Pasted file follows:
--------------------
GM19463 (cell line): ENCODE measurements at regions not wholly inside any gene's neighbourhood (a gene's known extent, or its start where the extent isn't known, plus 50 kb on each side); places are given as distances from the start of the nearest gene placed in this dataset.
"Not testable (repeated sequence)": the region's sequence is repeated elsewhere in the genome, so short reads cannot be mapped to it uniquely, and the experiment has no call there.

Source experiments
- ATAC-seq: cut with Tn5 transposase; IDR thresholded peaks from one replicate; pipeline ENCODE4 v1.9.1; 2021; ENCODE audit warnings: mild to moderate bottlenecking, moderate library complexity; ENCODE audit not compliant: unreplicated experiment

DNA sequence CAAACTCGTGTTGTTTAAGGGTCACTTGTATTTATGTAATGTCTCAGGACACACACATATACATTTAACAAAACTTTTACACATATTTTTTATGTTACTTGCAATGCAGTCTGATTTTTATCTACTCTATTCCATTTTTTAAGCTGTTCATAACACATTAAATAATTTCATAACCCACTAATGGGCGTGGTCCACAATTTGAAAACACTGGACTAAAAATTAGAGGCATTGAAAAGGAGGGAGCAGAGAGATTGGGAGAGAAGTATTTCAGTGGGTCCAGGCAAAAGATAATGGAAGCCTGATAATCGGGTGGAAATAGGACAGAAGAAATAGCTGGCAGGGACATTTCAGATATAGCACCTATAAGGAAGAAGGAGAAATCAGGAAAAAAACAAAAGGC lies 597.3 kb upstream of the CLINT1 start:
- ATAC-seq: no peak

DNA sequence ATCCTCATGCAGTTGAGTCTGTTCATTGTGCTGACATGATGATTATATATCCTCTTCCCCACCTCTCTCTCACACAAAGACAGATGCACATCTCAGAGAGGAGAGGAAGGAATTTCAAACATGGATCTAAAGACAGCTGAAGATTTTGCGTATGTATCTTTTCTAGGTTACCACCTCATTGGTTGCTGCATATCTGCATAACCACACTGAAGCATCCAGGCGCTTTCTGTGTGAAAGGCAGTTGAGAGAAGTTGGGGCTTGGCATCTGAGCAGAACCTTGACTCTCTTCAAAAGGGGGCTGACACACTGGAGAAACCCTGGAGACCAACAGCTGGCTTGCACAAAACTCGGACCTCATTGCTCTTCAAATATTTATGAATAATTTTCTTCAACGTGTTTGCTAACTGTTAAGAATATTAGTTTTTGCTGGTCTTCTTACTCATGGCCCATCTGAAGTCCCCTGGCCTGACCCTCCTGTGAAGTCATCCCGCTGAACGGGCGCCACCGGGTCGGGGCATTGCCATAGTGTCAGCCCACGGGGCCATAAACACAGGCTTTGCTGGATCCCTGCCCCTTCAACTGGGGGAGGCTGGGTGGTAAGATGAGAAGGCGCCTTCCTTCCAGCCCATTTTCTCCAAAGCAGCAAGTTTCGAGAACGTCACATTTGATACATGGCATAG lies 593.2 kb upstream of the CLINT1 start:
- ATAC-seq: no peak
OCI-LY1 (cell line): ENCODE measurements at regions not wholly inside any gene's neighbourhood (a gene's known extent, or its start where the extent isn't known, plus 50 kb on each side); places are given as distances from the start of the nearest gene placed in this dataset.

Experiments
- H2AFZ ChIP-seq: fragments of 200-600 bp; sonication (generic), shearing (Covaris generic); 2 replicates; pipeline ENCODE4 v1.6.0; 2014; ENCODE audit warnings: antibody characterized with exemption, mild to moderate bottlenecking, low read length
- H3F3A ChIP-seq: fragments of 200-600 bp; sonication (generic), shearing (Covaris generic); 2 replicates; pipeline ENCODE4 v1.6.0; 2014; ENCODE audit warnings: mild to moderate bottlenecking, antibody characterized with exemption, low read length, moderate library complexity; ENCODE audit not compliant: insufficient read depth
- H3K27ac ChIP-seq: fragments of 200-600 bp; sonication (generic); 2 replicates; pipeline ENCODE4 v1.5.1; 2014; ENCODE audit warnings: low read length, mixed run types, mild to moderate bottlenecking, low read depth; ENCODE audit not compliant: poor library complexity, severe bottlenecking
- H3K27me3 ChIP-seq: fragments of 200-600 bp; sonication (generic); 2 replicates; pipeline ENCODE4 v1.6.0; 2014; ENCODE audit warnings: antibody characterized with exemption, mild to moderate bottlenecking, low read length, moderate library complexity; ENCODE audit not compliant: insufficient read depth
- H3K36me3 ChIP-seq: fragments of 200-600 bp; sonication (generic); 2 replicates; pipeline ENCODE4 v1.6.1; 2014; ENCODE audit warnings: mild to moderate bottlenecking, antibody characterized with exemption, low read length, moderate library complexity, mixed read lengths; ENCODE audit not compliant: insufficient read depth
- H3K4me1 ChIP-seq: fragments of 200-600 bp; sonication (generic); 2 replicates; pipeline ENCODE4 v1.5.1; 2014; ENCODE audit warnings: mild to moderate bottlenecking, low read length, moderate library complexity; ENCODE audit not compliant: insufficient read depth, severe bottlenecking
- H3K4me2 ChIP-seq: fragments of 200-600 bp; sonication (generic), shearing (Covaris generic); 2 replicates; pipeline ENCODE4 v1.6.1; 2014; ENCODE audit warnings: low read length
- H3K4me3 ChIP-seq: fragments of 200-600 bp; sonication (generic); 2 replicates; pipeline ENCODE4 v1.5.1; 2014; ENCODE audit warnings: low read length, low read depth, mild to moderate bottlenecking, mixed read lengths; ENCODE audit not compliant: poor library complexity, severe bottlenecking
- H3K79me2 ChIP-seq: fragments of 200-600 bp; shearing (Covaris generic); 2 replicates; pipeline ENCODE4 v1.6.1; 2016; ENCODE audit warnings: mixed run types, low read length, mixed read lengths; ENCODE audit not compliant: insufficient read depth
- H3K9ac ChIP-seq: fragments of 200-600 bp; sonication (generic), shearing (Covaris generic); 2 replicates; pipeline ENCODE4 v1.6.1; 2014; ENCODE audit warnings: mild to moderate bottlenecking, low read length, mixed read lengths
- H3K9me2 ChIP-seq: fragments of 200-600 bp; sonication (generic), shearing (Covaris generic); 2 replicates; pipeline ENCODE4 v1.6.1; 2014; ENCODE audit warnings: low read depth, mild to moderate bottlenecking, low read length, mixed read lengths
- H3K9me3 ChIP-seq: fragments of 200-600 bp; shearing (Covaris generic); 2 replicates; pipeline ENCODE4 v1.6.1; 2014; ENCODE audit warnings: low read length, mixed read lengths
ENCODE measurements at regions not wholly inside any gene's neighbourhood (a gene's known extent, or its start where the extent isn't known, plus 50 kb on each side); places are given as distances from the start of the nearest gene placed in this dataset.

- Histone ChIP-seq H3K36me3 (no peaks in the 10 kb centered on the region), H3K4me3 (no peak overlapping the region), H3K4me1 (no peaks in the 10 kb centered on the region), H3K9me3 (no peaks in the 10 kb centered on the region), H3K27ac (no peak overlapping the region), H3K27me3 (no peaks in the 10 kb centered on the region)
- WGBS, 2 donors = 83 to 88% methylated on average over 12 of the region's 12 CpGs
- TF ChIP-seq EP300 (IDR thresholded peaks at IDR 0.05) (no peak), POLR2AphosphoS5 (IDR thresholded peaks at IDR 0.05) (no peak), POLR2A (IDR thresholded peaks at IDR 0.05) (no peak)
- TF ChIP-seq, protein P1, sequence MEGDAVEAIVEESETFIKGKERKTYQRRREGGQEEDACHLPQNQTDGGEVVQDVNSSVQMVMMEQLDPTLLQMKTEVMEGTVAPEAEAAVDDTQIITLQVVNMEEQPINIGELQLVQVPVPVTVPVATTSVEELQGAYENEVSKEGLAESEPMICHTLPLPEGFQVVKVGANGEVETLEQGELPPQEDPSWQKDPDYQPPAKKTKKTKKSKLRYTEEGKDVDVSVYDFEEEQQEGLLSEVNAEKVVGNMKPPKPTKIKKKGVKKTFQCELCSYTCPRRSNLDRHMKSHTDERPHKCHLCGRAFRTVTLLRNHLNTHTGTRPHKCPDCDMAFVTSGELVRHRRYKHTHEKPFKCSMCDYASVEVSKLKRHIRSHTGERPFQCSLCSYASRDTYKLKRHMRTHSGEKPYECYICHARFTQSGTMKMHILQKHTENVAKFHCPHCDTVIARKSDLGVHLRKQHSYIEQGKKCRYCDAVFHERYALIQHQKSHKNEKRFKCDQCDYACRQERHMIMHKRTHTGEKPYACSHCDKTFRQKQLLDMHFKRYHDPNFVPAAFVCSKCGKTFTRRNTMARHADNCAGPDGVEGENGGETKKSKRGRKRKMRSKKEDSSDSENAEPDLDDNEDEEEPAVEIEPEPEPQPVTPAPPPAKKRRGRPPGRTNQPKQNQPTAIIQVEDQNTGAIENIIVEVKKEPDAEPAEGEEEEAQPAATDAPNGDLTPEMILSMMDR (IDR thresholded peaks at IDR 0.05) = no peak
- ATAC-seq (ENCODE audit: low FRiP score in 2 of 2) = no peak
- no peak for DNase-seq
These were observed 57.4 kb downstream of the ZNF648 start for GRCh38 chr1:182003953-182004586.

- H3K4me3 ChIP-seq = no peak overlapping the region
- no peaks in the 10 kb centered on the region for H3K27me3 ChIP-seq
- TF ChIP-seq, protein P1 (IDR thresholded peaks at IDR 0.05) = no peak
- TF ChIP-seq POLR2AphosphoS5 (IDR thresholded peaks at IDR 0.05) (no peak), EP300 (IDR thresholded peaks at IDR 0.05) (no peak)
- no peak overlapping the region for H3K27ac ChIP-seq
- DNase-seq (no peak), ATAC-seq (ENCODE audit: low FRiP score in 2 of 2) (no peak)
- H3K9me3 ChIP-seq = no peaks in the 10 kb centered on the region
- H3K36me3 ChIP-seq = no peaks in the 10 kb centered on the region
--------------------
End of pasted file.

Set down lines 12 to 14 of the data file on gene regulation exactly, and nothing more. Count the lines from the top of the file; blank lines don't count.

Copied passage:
- H3F3A ChIP-seq: fragments of 200-600 bp; sonication (generic), shearing (Covaris generic); 2 replicates; pipeline ENCODE4 v1.6.0; 2014; ENCODE audit warnings: mild to moderate bottlenecking, antibody characterized with exemption, low read length, moderate library complexity; ENCODE audit not compliant: insufficient read depth
- H3K27ac ChIP-seq: fragments of 200-600 bp; sonication (generic); 2 replicates; pipeline ENCODE4 v1.5.1; 2014; ENCODE audit warnings: low read length, mixed run types, mild to moderate bottlenecking, low read depth; ENCODE audit not compliant: poor library complexity, severe bottlenecking
- H3K27me3 ChIP-seq: fragments of 200-600 bp; sonication (generic); 2 replicates; pipeline ENCODE4 v1.6.0; 2014; ENCODE audit warnings: antibody characterized with exemption, mild to moderate bottlenecking, low read length, moderate library complexity; ENCODE audit not compliant: insufficient read depth